Wilfred Fleet

Wilfred Fleet

Personal Details

Born in Malpas, Cheshire in 1894 (baptised 19th August 1894), the third son of John and Elizabeth Fleet of Church Street, Malpas, Cheshire.

Husband of Mary Fleet (nee Roberts) (married in 1919).

The 1911 Census shows Wilfred as an apprentice joiner; he joined the trade union in 1914 with seven years at trade.

Wilfred died from heart trouble arising from rheumatism suffered in the army.

Wilfred’s older brother Edgar also lost his life in the Great War.

Military Details

Regiment : 1st Army Workshop Company No. 8 Royal Engineers, formerly King’s Shropshire Light Infantry (19755)
Rank : 2nd Corporal
Service Number : 251785

Died of illness; United Kingdom 10 May 1920 Aged 25

Medals and Awards
Wilfred was awarded the Campaign Medals (British War Medal and Allied Victory Medal).

Campaign Medals

Great War History Hub Whitchurch Shropshire Medals Front Image

The British War Medal (also known as 'Squeak') was a silver or bronze medal awarded to officers and men of the British and Imperial Forces who either entered a theatre of war or entered service overseas between 5th August 1914 and 11th November 1918 inclusive. This was later extended to services in Russia, Siberia and some other areas in 1919 and 1920. Approximately 6.5 million British War Medals were issued. Approximately 6.4 million of these were the silver versions of this medal. Around 110,000 of a bronze version were issued mainly to Chinese, Maltese and Indian Labour Corps. The front (obv or obverse) of the medal depicts the head of George V. The recipient's service number, rank, name and unit was impressed on the rim.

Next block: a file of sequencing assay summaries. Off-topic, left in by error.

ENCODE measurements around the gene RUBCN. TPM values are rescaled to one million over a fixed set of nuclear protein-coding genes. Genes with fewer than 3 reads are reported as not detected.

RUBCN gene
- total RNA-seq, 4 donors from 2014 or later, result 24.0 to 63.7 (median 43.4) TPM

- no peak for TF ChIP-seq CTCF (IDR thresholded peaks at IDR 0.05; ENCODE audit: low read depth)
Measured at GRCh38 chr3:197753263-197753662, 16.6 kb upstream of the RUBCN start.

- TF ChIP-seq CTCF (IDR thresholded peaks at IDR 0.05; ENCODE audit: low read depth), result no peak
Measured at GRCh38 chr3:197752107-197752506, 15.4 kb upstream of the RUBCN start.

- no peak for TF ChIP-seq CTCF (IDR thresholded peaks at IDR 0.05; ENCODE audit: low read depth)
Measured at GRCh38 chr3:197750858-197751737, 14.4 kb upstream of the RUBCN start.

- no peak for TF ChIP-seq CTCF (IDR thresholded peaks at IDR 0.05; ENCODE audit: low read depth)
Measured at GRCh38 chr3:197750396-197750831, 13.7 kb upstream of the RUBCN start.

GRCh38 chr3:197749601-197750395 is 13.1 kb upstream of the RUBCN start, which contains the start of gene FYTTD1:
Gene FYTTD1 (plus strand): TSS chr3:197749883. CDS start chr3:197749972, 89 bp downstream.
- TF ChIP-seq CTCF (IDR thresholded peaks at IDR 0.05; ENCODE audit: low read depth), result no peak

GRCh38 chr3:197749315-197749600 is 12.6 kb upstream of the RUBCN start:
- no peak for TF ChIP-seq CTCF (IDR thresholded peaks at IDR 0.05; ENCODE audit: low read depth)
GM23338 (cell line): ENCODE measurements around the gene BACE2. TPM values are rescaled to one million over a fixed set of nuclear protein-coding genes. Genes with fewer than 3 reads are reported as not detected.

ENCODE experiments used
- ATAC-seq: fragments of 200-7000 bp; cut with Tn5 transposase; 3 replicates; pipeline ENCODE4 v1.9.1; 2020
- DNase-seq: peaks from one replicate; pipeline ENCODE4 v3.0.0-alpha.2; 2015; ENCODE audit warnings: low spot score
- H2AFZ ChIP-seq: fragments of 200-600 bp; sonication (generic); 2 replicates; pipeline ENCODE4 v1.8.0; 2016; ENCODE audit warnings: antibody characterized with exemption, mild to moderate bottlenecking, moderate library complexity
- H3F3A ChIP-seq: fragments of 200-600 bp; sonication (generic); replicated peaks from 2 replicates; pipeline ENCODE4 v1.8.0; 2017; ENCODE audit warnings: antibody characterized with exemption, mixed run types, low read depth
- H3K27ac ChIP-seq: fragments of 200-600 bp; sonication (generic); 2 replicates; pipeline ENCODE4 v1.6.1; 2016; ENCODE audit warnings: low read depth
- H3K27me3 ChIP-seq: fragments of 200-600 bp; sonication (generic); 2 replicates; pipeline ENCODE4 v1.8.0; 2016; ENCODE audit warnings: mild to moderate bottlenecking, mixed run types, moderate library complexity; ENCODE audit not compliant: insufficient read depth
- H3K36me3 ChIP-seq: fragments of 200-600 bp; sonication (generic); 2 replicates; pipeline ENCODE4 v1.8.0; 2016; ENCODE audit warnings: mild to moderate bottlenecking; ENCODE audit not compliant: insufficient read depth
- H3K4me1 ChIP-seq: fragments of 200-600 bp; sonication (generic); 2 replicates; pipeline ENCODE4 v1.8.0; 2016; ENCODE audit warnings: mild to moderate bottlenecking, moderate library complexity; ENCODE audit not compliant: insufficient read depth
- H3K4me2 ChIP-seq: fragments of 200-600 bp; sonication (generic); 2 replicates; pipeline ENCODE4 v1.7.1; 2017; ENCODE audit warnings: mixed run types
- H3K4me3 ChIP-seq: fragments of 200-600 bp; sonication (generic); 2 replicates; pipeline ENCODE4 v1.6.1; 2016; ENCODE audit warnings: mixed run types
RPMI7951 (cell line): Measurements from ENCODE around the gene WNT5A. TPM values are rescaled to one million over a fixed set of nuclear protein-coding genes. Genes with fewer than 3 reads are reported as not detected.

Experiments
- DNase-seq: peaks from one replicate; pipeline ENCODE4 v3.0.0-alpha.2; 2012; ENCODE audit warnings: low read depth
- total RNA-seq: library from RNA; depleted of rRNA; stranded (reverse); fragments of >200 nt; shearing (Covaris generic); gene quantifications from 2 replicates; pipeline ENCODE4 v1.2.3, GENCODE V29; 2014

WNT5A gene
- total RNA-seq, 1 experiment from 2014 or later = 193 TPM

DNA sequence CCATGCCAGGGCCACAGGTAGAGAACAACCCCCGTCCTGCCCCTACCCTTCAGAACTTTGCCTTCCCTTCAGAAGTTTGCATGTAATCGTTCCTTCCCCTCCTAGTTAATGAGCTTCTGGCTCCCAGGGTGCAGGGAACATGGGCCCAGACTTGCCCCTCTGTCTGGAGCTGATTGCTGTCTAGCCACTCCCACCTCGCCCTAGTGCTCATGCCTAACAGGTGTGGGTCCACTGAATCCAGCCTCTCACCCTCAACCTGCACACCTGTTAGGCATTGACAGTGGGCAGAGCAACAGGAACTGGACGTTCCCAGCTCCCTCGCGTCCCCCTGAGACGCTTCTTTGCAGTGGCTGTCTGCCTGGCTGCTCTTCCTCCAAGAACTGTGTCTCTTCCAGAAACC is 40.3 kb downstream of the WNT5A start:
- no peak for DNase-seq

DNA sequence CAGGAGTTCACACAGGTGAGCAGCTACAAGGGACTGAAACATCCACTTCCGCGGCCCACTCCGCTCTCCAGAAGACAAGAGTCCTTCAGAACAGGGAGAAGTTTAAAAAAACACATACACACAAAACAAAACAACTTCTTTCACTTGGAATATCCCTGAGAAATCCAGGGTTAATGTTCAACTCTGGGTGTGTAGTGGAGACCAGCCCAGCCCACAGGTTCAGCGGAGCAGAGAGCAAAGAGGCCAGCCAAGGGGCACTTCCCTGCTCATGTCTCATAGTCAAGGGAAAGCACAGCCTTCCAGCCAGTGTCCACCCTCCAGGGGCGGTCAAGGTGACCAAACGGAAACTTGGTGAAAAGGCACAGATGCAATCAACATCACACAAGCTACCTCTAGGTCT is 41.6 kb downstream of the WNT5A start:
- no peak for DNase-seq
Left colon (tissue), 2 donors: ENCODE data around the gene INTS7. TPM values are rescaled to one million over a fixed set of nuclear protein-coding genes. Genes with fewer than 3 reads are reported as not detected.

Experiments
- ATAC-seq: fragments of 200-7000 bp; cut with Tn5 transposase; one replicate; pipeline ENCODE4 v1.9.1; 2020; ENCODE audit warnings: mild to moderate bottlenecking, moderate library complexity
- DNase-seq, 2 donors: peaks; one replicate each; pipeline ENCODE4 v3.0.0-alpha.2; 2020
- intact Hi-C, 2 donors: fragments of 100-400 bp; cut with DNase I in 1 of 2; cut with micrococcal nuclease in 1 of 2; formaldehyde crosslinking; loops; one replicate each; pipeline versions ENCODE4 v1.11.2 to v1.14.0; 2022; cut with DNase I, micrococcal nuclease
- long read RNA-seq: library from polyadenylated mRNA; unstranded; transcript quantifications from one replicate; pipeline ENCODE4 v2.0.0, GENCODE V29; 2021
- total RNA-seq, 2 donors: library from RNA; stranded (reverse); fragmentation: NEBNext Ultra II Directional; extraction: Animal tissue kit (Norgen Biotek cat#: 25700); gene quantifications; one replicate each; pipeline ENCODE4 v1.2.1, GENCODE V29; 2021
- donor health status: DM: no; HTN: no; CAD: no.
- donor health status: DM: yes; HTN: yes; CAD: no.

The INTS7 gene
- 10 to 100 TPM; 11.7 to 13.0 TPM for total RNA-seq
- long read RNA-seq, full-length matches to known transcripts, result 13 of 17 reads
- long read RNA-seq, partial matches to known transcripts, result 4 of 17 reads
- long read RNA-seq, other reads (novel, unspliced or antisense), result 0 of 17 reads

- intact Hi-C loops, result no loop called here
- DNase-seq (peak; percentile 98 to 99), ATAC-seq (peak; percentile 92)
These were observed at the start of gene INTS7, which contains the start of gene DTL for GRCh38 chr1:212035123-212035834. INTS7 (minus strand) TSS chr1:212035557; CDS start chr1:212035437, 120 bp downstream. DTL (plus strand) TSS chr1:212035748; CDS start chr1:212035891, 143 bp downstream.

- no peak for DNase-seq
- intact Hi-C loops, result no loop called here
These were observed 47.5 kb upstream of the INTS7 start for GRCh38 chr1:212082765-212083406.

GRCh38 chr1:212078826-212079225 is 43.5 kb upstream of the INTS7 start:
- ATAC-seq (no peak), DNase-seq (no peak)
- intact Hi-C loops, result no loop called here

The Allied Victory Medal (also known as 'Wilfred') was issued by each of the allies. It was decided that each of the allies should each issue their own bronze victory medal with a similar design, similar equivalent wording and identical ribbon. The British medal was designed by W. McMillan. The front depicts a winged classical figure representing victory. Approximately 5.7 million victory medals were issued. Interestingly, eligibility for this medal was more restrictive and not everyone who received the British War Medal ('Squeak') also received the Victory Medal ('Wilfred'). However, in general, all recipients of 'Wilfred' also received 'Squeak' and all recipients of The 1914 Star or The 1914/1915 Star (also known as 'Pip') also received both 'Squeak' and 'Wilfred'. The recipient's service number, rank, name and unit was impressed on the rim.

Further Information

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Information provided by Whitchurch Museum and Archives

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